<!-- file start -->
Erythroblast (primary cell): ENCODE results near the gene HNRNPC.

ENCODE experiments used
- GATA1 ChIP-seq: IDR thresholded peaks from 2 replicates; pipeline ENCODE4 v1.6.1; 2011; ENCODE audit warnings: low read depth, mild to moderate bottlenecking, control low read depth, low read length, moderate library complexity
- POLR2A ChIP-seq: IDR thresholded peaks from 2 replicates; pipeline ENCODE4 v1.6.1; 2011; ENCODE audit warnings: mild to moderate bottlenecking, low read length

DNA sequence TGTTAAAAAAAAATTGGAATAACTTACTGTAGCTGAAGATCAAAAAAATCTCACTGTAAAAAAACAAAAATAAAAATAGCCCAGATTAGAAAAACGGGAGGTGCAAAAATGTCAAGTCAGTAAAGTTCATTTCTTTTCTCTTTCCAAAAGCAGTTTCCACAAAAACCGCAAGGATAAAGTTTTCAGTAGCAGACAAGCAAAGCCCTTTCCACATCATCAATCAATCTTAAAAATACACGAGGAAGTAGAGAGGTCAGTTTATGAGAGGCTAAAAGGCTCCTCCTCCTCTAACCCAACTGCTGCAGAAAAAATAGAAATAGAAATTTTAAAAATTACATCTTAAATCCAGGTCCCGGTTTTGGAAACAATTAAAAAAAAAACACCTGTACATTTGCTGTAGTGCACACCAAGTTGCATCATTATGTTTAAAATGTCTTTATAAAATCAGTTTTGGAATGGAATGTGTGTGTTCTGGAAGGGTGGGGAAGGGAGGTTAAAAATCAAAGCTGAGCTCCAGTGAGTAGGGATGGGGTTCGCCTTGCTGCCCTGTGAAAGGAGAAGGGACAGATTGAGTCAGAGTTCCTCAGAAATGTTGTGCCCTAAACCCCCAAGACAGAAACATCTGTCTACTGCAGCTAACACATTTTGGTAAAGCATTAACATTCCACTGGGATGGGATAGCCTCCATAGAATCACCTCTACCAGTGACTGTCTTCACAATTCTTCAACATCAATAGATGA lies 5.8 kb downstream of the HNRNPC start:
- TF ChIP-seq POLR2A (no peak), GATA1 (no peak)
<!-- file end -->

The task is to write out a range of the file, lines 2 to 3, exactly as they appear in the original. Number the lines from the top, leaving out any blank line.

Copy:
ENCODE experiments used
- GATA1 ChIP-seq: IDR thresholded peaks from 2 replicates; pipeline ENCODE4 v1.6.1; 2011; ENCODE audit warnings: low read depth, mild to moderate bottlenecking, control low read depth, low read length, moderate library complexity